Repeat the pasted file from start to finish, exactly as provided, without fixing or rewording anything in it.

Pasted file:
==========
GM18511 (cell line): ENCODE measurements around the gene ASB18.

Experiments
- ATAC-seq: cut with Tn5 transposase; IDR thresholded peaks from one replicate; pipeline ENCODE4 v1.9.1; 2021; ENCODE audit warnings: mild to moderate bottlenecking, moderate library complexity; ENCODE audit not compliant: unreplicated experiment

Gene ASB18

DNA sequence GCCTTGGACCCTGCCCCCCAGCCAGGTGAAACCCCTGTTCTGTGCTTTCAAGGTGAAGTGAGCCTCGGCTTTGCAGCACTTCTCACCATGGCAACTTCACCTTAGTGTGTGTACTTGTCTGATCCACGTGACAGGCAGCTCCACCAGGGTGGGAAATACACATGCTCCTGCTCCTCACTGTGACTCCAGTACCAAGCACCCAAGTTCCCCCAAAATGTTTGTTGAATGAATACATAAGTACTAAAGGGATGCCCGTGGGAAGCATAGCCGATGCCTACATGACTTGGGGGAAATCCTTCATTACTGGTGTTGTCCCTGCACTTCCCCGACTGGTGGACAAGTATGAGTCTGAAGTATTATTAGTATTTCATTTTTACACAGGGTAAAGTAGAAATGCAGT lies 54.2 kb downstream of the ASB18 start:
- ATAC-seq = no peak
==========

GM18511 (cell line): ENCODE measurements around the gene ASB18.

Experiments
- ATAC-seq: cut with Tn5 transposase; IDR thresholded peaks from one replicate; pipeline ENCODE4 v1.9.1; 2021; ENCODE audit warnings: mild to moderate bottlenecking, moderate library complexity; ENCODE audit not compliant: unreplicated experiment

Gene ASB18

DNA sequence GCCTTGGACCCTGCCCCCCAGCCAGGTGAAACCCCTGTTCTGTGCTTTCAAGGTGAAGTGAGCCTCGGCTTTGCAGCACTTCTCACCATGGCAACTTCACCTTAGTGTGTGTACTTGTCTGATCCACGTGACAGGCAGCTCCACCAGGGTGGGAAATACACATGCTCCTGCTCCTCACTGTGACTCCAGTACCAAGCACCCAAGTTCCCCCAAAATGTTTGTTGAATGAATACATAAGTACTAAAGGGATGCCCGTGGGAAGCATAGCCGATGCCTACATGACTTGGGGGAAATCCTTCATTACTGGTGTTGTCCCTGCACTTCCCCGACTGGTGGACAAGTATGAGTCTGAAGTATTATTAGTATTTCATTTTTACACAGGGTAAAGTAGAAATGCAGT lies 54.2 kb downstream of the ASB18 start:
- ATAC-seq = no peak